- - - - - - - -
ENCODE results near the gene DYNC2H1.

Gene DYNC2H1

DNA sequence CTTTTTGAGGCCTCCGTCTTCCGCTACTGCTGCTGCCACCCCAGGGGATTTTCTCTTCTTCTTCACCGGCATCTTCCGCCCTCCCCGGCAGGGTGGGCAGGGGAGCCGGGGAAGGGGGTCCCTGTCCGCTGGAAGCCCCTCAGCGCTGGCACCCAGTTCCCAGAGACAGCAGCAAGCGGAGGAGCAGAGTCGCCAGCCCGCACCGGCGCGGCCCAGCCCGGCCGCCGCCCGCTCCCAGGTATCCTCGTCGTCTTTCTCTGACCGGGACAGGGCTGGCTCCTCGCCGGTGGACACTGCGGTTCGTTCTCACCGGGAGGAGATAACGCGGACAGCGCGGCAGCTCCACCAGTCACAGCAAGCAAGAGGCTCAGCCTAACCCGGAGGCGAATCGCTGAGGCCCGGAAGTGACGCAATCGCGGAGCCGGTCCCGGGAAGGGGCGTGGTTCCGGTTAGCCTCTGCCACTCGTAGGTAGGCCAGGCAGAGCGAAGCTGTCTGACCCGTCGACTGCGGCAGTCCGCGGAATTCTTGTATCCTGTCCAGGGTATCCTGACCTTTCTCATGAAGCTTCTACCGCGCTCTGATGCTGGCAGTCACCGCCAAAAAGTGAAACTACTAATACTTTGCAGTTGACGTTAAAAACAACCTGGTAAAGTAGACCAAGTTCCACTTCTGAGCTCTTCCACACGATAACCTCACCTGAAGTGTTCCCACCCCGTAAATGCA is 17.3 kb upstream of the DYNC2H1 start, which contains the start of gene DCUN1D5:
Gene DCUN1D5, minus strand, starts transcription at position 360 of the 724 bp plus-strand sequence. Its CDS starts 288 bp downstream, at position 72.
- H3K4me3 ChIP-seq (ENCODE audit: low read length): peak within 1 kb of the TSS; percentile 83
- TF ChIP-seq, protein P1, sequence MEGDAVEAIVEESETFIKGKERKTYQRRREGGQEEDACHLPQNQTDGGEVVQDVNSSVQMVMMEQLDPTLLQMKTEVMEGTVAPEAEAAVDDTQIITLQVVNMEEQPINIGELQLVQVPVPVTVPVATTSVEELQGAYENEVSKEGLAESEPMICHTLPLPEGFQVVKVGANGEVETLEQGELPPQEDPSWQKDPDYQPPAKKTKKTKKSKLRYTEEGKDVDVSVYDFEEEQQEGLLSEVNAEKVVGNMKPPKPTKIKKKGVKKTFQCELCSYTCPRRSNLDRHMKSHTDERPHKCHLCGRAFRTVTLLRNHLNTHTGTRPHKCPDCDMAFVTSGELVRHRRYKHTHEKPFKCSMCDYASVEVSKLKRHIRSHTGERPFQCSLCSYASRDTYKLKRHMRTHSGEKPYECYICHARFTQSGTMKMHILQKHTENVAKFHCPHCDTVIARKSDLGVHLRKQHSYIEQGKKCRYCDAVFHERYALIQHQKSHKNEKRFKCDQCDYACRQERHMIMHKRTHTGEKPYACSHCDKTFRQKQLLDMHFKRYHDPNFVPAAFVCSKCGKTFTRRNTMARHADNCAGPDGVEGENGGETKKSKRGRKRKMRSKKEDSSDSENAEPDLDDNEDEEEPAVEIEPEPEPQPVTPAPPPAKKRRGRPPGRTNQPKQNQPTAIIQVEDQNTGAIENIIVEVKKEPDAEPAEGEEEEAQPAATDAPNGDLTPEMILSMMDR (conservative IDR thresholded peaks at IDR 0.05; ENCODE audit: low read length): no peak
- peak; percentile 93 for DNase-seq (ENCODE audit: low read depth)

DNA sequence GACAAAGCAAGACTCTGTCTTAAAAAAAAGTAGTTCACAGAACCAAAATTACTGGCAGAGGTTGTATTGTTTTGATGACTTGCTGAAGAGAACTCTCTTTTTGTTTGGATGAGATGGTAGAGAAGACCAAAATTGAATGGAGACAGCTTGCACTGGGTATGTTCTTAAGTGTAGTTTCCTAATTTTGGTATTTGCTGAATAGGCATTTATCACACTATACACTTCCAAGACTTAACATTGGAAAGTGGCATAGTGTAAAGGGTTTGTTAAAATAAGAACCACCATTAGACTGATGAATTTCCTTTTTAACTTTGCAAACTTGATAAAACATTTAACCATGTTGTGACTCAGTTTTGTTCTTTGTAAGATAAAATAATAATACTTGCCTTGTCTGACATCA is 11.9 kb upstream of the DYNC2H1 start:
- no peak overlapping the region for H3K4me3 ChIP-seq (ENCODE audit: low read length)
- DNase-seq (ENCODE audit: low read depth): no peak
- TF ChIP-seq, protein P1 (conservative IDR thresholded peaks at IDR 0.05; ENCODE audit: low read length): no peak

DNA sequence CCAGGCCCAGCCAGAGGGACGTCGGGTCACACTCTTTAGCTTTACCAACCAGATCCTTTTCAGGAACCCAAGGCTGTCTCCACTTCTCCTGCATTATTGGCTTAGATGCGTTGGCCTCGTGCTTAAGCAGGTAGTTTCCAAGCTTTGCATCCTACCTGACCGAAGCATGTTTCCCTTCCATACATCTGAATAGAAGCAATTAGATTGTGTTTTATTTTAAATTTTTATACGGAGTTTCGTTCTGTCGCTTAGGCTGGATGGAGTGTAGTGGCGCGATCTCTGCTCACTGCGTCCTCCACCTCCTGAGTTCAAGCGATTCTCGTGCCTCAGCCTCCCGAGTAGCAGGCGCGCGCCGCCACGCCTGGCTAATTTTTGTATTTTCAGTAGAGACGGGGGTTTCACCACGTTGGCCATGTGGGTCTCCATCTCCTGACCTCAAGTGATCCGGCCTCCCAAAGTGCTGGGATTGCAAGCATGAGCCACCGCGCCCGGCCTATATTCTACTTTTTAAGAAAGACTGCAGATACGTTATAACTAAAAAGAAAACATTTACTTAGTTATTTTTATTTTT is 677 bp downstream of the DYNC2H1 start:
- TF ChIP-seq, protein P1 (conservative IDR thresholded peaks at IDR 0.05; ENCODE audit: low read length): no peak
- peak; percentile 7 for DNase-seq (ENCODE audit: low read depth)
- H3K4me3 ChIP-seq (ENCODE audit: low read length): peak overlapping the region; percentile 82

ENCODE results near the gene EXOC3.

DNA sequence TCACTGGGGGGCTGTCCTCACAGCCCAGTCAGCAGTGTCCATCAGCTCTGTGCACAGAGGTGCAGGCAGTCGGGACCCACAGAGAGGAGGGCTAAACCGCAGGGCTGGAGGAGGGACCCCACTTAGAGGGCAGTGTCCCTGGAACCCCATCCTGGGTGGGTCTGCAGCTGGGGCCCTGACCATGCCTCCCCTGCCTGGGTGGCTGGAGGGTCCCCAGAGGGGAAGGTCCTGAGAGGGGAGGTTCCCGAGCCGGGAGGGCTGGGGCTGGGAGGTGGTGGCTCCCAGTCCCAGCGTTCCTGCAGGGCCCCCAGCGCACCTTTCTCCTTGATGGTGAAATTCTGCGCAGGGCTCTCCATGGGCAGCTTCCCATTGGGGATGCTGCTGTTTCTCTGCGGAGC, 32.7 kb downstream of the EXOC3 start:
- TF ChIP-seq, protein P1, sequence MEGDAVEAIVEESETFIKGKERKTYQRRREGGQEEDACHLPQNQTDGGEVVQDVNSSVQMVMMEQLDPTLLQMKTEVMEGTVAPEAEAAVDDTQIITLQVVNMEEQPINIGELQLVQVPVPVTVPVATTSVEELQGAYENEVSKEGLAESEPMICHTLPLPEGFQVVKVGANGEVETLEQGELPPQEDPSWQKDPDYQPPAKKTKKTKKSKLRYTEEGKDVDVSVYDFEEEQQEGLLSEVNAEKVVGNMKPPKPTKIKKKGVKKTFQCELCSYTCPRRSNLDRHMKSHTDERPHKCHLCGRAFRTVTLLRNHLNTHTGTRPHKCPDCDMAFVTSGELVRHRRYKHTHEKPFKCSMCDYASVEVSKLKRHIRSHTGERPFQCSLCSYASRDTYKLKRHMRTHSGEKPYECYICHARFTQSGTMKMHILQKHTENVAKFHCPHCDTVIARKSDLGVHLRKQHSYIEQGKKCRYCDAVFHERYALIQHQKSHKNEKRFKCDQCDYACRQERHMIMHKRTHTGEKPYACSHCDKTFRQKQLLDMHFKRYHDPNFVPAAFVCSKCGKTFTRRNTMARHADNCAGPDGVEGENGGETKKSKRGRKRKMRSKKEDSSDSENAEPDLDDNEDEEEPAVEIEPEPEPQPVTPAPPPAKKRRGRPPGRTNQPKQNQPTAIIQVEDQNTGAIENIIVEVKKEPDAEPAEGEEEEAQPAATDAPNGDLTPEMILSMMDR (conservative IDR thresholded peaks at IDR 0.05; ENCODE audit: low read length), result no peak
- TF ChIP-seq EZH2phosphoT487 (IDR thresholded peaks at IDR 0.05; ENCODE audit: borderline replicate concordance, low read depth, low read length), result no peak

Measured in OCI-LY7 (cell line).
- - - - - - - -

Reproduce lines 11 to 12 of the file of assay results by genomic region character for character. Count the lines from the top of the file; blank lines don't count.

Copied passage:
- TF ChIP-seq, protein P1 (conservative IDR thresholded peaks at IDR 0.05; ENCODE audit: low read length): no peak

DNA sequence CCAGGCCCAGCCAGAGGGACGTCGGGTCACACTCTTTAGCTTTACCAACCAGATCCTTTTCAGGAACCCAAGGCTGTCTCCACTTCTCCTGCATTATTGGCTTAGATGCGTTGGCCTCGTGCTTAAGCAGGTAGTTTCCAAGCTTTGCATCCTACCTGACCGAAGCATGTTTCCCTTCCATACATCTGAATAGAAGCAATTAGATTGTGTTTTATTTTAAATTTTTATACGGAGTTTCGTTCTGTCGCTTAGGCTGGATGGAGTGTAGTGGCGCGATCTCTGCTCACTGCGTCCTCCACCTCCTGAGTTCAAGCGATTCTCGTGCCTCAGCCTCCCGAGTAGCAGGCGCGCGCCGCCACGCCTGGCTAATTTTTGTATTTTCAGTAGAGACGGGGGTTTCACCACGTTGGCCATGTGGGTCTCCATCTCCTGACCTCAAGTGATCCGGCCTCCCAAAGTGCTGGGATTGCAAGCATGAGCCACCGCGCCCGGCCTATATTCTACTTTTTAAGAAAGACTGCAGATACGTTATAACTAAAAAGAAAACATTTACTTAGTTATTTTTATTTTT is 677 bp downstream of the DYNC2H1 start: